Supporting completely different devices from multiple vendors with completely different behaviors, while still providing a unified interface for all of them is a very challenging task. In particular, making changes to fix the behavior of one device may lead to broken behavior with others, and the AT response parser unit tests really are not up to the task of finding those issues. So, in order to improve that, we have now included a nice black box system testing environment along with the common unit tests, which can not only simulate AT-based modems, but also let us play with the ModemManager DBus interface directly. And all this by just running make check!

Keep on reading if you want to know how all this was setup :)

simulator-step-1-bus

Every test using the new black box system testing will run a common test setup method before the actual test (and a common teardown method after having run it). This setup method will take care of launching a private DBus session using the excellent GTestDBus implementation in GLib/GIO. Once the new bus is ready to use, the test setup will also request a Ping() to the standard org.freedesktop.DBus.Peer interface in ModemManager, which in turn will make the daemon get started by DBus. Once the test fixture is setup, the test itself will be able to make use of the ModemManager process running in the private session, without any interference with the ModemManager that may already be running in the standard system-level bus.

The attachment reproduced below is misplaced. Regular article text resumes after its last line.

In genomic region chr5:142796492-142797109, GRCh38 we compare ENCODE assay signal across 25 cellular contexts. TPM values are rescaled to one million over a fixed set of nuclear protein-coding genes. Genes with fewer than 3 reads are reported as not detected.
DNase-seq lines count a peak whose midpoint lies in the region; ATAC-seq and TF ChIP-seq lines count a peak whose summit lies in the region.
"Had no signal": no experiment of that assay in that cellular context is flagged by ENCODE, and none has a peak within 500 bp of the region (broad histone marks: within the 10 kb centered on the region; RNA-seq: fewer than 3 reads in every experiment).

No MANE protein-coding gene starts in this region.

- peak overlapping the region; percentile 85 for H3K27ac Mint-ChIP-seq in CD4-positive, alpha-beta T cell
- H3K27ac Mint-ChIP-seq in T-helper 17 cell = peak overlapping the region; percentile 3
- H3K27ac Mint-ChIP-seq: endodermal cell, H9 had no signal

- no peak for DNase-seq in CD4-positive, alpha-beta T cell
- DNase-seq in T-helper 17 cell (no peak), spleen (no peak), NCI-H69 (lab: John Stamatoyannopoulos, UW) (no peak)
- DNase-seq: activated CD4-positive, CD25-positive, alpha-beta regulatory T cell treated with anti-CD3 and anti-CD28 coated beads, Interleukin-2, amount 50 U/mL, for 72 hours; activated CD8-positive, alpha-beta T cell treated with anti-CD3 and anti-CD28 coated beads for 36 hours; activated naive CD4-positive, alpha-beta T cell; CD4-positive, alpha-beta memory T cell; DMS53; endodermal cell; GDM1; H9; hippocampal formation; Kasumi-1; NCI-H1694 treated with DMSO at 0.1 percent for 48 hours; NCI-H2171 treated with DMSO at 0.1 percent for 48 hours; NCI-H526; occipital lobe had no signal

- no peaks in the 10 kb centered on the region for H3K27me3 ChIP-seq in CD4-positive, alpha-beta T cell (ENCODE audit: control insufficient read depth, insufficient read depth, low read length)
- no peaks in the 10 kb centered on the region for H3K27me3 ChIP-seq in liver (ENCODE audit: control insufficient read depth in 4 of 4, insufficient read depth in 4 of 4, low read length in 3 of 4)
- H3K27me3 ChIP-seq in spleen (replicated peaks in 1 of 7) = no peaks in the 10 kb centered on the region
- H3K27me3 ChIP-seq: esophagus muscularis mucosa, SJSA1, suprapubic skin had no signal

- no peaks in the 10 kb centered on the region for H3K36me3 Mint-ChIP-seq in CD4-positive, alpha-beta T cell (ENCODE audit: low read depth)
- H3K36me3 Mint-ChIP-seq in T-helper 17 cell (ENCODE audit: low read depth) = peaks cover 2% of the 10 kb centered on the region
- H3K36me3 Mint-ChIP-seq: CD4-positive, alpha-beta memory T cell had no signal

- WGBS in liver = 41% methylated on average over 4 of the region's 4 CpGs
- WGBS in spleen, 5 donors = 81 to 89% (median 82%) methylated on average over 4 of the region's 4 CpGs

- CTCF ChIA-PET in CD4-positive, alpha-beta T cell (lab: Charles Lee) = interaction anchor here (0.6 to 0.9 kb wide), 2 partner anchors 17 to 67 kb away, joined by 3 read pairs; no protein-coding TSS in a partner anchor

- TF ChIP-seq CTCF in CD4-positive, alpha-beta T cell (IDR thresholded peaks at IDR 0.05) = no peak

simulator-step-2-thread

Each test will then setup the simulation of the modem, by launching a separate thread running a Unix-domain socket service. This socket will have an abstract address, and will allow other processes to get connected to send/receive data. In addition to the socket service, the simulator will also read a dictionary of AT requests and responses from a text file included in the test context. This pair of socket and AT chat build together the simulation of an AT port of a modem: AT requests will arrive through the socket, and the simulator will reply the corresponding AT response gathered from the AT chat dictionary. If the dictionary doesn’t have the response expected for a given request, it will just reply “ERROR”.

simulator-step-3-test-modem

But the private ModemManager instance doesn’t know anything about the new modem simulator being available, as there is no real physical port being created that ModemManager could get notified about via udev. So, once the simulator is in place, the test will report the abstract address of the socket via the SetProfile() method in the new org.freedesktop.ModemManager.Test interface. This method will just tell ModemManager that a given new virtual AT port is available in a given abstract socket address, and ModemManager will go on creating a new AT virtual port object internally and treat it as if it were a new TTY reported by udev.